“She’s not for sale.”
It’s been 3 days since the sentence was spoken, but I have repeating these words over and over in my head like a prayer ever since.
I tell this story in order to fight for the girl who spoke them.
These words were uttered on our weekly outreach walk in a red light district. The speaker was a young girl, Mei. Mei’s makeup and scantily clad clothes looked older than she did with her tiny frame and young features unable to support the clothes’ facade. She told me she had come looking for work from a town hundreds of miles away.
This particular brothel’s décor was nicer than the others on the road. The room was clean with a winding white and gold staircase leading to the upstairs rooms. A crystal light fixture hung from the ceiling and this, combined with the pink bulbs fitted around the walls created a soft pink glow. It was just after 6:00pm when we arrived and men in suits with briefcases entered casually into the lustrous room, as if it was just another part of their daily commute home. Perhaps it was.
The girls were on a 15 minute rotatory schedule for door duty. This girl’s role was to lure passers-by into the shop and lock the door after each person entered or exited. While watching, I could not decide if the door locking an act of safety or imprisonment.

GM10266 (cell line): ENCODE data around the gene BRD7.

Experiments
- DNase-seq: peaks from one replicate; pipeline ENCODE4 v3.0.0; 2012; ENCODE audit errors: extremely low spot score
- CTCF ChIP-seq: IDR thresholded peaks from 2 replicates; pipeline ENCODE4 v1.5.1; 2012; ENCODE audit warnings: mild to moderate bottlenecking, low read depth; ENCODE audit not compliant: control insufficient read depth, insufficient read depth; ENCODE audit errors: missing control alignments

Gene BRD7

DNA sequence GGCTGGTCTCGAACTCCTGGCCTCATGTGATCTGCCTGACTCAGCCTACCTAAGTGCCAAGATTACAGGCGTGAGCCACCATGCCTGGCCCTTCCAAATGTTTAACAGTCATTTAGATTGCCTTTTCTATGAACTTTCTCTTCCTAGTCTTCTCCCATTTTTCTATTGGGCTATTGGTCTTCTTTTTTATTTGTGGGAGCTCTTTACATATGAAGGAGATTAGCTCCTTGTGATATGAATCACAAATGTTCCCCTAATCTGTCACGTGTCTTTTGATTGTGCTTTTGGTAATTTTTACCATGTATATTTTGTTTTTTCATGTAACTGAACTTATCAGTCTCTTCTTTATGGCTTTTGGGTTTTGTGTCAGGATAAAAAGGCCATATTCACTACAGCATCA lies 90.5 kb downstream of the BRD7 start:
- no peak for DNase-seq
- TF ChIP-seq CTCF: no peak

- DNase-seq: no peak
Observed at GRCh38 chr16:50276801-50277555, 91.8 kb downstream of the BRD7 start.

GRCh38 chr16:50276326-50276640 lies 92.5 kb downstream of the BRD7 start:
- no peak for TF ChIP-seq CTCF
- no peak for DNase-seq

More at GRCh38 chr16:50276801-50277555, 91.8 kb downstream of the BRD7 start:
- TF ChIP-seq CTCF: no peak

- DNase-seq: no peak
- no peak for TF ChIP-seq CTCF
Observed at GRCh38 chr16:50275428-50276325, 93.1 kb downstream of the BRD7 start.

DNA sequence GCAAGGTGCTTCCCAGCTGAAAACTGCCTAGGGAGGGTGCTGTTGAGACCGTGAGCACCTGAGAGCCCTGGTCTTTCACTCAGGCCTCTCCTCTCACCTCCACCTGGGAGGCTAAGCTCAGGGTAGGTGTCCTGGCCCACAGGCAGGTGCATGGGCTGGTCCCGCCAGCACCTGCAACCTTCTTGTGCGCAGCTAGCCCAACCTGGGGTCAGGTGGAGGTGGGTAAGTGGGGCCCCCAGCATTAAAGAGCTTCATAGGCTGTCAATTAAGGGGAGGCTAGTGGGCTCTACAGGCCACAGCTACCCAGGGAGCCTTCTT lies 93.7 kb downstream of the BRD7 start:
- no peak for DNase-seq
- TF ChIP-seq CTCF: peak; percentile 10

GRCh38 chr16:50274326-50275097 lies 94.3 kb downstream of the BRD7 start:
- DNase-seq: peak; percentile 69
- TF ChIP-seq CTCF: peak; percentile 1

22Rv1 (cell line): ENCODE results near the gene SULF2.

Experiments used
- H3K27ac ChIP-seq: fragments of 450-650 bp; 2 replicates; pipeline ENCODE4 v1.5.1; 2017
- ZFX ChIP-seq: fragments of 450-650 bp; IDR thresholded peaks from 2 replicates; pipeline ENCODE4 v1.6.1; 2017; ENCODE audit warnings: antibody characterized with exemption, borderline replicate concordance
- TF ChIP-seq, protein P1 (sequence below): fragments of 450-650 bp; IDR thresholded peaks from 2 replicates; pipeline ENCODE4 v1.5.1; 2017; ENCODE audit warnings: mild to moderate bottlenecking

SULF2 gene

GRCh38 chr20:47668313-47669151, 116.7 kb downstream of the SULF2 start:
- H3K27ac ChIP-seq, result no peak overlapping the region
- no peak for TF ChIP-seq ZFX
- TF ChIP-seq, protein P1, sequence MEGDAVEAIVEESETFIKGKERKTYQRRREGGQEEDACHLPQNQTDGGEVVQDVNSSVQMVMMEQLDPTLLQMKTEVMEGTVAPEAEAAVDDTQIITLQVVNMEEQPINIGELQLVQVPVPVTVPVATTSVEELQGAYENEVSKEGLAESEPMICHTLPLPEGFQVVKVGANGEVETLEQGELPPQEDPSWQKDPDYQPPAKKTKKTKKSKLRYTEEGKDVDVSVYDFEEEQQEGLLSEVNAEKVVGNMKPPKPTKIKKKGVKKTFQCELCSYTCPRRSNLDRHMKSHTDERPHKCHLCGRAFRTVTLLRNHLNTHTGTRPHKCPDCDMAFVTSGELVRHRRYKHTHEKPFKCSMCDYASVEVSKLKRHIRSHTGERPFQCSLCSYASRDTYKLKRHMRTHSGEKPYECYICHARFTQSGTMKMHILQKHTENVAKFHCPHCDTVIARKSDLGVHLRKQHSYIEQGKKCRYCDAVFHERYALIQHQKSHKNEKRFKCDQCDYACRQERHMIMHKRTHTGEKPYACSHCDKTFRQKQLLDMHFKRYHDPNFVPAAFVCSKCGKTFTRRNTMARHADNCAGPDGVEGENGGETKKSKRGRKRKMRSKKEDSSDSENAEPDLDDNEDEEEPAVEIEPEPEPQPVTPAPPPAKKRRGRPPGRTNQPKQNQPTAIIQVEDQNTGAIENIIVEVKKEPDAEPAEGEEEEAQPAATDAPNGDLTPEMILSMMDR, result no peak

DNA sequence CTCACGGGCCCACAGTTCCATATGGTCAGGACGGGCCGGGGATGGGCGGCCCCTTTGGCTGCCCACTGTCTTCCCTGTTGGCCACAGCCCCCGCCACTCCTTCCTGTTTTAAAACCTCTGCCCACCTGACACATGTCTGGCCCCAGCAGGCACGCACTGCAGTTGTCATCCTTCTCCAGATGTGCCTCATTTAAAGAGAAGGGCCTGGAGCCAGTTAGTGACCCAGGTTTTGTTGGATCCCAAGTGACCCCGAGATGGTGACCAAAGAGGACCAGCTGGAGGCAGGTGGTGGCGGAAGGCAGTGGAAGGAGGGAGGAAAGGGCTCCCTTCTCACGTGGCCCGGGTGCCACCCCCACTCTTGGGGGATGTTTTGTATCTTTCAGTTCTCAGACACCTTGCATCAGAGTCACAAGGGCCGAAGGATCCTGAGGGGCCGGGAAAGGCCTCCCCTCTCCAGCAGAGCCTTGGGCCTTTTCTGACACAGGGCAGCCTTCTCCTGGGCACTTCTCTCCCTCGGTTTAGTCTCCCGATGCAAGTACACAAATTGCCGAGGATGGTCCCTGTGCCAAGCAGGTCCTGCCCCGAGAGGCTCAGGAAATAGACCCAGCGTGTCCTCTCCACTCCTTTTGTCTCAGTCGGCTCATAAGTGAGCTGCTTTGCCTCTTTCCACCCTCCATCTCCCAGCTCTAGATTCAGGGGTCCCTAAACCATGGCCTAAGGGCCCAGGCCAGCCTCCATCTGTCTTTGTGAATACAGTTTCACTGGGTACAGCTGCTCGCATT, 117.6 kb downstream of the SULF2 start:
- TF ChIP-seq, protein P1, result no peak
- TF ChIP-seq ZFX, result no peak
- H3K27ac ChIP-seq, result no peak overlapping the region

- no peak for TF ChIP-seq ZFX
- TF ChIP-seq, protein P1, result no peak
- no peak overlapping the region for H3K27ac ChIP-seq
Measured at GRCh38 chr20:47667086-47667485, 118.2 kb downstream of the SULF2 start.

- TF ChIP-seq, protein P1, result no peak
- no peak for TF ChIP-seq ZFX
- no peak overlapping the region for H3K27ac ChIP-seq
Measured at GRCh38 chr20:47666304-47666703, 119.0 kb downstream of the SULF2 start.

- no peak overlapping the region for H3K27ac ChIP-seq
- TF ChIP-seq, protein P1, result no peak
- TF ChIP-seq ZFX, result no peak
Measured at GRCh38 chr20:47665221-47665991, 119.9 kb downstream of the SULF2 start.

As each customer entered, the head girl on the couch would repeat rehearsed greeting,
‘Welcome, welcome, take a look and pick a girl, rate is $22’.
Conversations would pause and the mascaraed eyes on the couch would look up, willing his gaze to stop at her. The soft buzz of the heater was the only noise in the otherwise silent room. A single hand motion would break the silence. A girl would rise off the couch and lead the man up the knowing stairs. The room would erupt again with the rustling of magazines and ringing phones.
I was lost in contemplative thought when I realized the room had fell silent again, but this time the silence felt different. I looked up to see this particular man’s gaze resting on me. I was used to this. These men do not expect to see fully clothed foreign women sitting alongside the girls and my presence always throws them. Usually, in other shops, if a customer’s gaze had lingered on me a little too long, the boss will clarify our presence as visiting friends. But on this particular night, the boss had not yet noticed and a different voice rung through the room.
“She’s not for sale” was uttered by Mei- the tiny, trafficked girl next to me. How I wished, in that moment, that the man could understand that the ‘she’ should be ‘women’.
I tell you Mei’s statement in the hope that it will penetrate our society so much that her customers will recognize the injustice. I pray it reaches all fathers, husbands and sons, wives, mothers and daughters so we will become a generation that stands together, understanding how valuable a young girl is and therefore able to state,
“She’s not for sale”.